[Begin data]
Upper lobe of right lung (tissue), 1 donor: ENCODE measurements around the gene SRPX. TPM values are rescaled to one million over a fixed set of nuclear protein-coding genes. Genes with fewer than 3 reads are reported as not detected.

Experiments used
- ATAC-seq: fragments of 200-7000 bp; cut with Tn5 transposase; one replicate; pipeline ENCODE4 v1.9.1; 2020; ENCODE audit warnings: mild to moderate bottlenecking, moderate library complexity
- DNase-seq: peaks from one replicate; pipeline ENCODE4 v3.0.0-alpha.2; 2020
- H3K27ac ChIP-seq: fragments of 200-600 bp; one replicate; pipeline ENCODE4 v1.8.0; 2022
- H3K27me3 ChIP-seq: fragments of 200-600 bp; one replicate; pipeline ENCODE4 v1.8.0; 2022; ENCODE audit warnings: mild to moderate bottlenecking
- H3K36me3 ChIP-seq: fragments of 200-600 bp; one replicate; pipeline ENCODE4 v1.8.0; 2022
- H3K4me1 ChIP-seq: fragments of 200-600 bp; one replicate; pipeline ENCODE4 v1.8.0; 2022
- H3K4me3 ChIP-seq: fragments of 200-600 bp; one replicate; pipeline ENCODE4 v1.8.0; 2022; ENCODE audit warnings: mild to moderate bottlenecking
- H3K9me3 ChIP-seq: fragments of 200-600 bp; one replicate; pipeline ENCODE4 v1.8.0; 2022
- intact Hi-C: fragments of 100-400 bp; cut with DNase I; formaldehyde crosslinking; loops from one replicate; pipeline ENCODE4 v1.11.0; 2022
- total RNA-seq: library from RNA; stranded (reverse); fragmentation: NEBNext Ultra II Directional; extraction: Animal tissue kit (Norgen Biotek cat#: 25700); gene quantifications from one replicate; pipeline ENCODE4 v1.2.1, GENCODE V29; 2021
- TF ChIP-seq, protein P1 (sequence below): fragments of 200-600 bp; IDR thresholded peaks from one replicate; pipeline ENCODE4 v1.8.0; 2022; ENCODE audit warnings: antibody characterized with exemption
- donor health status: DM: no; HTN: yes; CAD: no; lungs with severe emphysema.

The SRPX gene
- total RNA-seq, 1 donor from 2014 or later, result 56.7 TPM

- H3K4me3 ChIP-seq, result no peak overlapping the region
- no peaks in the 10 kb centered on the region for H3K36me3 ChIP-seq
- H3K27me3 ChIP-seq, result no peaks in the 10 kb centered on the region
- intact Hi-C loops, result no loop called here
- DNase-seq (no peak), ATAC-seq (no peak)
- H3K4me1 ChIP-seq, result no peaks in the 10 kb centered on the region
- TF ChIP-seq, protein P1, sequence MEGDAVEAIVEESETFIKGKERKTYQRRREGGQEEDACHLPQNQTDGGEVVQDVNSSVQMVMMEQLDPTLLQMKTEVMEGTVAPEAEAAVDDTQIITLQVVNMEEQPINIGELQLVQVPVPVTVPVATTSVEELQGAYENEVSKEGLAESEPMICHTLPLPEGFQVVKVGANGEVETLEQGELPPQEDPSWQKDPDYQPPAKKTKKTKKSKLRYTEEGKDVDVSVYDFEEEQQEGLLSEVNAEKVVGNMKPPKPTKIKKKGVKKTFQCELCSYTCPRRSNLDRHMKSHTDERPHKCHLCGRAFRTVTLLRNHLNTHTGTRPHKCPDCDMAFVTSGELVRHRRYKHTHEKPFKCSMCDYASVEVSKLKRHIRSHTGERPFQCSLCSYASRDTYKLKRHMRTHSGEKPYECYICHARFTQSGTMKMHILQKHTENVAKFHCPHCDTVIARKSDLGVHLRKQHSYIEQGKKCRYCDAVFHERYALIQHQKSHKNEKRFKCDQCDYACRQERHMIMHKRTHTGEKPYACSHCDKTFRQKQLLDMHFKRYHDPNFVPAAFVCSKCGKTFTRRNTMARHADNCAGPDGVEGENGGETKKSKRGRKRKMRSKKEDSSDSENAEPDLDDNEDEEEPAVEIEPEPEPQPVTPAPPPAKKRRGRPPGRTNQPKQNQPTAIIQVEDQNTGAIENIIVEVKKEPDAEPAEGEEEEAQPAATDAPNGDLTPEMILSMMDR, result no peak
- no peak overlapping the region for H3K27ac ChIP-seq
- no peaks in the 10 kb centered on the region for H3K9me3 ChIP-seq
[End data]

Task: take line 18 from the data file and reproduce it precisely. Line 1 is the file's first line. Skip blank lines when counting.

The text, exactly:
- no peaks in the 10 kb centered on the region for H3K36me3 ChIP-seq